No band appears, neither in “C” nor in “T”: the control has not worked well, then the test is invalid. We cannot conclude any results, neither negative nor positive.
Green band in “C” and nothing in “T”: the control works well and no virus antigens are detected, negative result.
Green band in “C” and red band in “T”: the control works well and virus antigens have been detected, positive result.
The green band does not appear in “C”, but the red band does appear in “T”: the control has not worked well, therefore the test is also invalid. Nor can we conclude any result, neither negative nor positive, even if the red band has appeared in “T”.
How to interpret a negative result
If it has been negative, does it mean that we are not infected? No. In most cases, from the beginning of the infection, there are a few days (four or five) in which the amount of virus in the sample may be very small and insufficient for the antigen test to detect.
The limit of detection of antigens is higher than the limit of detection of RNA by PCR: a higher viral load is required for the antigen test to detect the virus. Therefore, it can happen that the antigen test is negative but that you are in the first days of the infection, and even highly contagious.
In other words, a negative test is not a guarantee of not being infected and of not being able to infect others.
How to interpret a positive result
If we have tested positive, what does it mean and what should we do? It means, with a very high probability, that we are infected with the virus. Our viral load is high enough to be detected by the test. In addition, we will be in the most contagious phase, and we can transmit the disease very easily even if we do not present symptoms. We should isolate ourselves immediately, notify our health center to confirm the result by means of a PCR (a much more sensitive test) and notify our contacts.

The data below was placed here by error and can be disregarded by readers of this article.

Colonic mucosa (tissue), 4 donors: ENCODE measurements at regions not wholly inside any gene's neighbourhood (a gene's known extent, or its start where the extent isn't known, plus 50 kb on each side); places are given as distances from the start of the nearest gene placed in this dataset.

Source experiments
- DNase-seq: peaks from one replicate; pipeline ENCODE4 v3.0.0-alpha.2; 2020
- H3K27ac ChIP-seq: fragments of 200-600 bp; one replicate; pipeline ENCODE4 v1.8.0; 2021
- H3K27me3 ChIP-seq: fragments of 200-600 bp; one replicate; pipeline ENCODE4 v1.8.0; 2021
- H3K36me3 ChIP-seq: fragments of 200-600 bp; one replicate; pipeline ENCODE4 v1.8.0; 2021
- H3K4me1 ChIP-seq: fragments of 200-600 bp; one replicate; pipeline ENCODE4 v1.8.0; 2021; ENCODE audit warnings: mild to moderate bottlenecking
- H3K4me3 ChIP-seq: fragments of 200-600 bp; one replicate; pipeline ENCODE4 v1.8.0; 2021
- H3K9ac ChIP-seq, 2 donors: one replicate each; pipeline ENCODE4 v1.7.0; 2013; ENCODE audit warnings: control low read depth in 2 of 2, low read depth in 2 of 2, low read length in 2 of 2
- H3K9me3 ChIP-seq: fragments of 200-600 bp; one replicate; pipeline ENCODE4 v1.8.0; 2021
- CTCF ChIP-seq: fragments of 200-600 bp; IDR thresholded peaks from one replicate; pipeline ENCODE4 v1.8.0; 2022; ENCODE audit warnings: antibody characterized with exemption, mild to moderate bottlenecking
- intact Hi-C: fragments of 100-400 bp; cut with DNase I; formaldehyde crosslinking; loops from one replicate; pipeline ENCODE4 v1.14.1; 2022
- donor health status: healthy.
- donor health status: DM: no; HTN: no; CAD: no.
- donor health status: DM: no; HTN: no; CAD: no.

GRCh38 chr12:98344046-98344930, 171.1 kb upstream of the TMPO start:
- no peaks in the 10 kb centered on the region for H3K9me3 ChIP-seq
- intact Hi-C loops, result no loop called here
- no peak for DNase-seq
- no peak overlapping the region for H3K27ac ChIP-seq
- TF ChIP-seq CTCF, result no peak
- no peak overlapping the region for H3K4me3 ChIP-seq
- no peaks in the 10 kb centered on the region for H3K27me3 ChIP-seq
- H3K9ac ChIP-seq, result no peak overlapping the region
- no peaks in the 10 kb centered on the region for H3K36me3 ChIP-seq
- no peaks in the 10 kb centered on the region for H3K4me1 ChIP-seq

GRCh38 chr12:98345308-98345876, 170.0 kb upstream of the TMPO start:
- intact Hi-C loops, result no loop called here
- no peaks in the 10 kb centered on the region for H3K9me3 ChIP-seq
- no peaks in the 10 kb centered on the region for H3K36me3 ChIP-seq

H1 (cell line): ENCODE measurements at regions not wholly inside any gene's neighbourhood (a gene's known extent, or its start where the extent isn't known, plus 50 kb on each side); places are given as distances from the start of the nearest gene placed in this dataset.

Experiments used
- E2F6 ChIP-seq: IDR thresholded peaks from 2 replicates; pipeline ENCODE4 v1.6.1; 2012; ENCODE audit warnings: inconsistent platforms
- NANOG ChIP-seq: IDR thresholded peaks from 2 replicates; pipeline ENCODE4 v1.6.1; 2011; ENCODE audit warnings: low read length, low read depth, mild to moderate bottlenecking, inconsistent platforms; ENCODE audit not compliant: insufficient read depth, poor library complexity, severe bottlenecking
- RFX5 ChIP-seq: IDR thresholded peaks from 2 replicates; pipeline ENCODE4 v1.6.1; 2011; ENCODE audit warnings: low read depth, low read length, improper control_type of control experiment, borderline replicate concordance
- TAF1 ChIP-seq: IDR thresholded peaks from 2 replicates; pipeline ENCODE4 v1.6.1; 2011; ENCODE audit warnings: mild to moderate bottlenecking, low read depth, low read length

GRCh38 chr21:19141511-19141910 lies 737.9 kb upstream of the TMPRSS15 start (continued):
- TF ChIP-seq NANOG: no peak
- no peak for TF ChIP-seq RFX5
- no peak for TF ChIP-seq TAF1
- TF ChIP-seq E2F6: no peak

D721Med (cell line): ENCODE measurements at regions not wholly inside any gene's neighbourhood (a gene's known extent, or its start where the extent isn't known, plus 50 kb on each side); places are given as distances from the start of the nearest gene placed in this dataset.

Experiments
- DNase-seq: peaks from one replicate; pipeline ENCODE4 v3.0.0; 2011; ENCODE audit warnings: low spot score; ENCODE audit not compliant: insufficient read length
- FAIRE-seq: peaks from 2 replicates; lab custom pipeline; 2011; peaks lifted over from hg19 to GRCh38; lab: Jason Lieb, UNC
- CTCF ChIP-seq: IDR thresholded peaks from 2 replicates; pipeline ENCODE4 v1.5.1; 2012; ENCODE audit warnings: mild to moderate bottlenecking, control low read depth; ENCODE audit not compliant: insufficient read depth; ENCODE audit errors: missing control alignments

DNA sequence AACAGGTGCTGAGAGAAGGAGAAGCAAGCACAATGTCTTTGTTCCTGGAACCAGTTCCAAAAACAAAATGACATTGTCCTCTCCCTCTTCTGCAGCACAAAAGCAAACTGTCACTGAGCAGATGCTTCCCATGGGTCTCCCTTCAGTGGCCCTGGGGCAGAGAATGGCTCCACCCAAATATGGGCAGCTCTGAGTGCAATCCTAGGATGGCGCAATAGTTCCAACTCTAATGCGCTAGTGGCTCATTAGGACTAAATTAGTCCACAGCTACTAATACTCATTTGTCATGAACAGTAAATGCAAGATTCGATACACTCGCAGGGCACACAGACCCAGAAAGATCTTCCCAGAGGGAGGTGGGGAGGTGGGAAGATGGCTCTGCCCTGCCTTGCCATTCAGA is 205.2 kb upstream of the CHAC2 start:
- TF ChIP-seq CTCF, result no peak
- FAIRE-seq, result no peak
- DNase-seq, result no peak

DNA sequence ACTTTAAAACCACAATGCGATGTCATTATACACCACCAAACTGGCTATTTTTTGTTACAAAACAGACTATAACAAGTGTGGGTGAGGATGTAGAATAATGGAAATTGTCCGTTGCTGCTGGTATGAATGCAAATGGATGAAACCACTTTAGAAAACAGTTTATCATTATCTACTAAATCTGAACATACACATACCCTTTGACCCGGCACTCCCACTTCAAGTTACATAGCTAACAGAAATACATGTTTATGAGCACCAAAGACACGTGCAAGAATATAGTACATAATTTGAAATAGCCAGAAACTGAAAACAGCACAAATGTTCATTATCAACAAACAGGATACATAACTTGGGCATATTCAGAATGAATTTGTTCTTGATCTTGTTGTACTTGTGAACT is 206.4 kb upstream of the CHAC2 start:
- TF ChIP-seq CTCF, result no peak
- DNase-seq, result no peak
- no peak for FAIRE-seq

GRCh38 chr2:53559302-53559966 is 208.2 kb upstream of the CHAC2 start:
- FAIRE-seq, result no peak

As we have just seen, the advantages of the antigen test are its speed and simplicity. It does not require expensive reagents, machines or highly qualified technical personnel, and it is much cheaper than PCR. To top it all, you can do it yourself at home.
Although rapid antigen tests have been the subject of some controversy due to their low sensitivity compared to PCR, there is a growing body of data demonstrating their enormous potential to control the pandemic.
Why can antigen tests help control the pandemic?
The detection of SARS-CoV-2 is essential for the control of the disease and has been based mainly on quantitative RT-PCR (polymerase chain reaction, with reverse transcriptase).
This PCR detects the genome of the virus from nasal or pharyngeal samples and amplifies it in 30 to 40 cycles, which allows to identify even a minimal number of copies of the virus RNA. PCR is a very powerful clinical test, especially when a patient is or was recently infected with SARS-CoV-2. The virus’s RNA fragments can remain for weeks after the infectious virus has been shed, often in people without symptoms.
However, for public health measures another approach is needed. The objective is not to know if someone has RNA from the virus in their nose, perhaps from a previous infection, but if they are infectious at this particular moment.
Most people infected with SARS-CoV-2 are contagious for 4 to 8 days. Specimens generally do not contain potentially contagious virus (culture positive) beyond day 9 after symptoms onset, and most transmission occurs before day 5. This time is consistent with observed patterns of transmission of the virus (usually from two days before to 5-7 days after the onset of symptoms). That’s where the recommendation of 10 days of isolation comes from.
This transmissibility window contrasts with a mean of 22–33 days in which CRP can be positive (longer with severe infections and somewhat shorter among asymptomatic individuals). This suggests that 50-75% of the time an individual is PCR positive they are likely to be post-infectious (traces of the virus RNA are detected but the virus is not active).
PCR amplifies, the antigen test does not
Once the immune system has controlled the replication of SARS-CoV-2, the levels of PCR-detectable RNA in respiratory secretions drop to very low levels when individuals are much less likely to infect others. The remaining RNA copies can take weeks, even occasionally months, to disappear, during which time the PCR remains positive.
It therefore makes sense that a test such as antigen has a sensitivity of 30-40% compared to PCR when testing a random sample of asymptomatic people.
Although antigen tests have a lower analytical sensitivity than PCR (they require more virus to test positive), their ability to detect individuals with high viral load and therefore contagious is as high as CRP. And its specificity, that is, the ability to correctly identify those who are not infected, is comparable to PCR.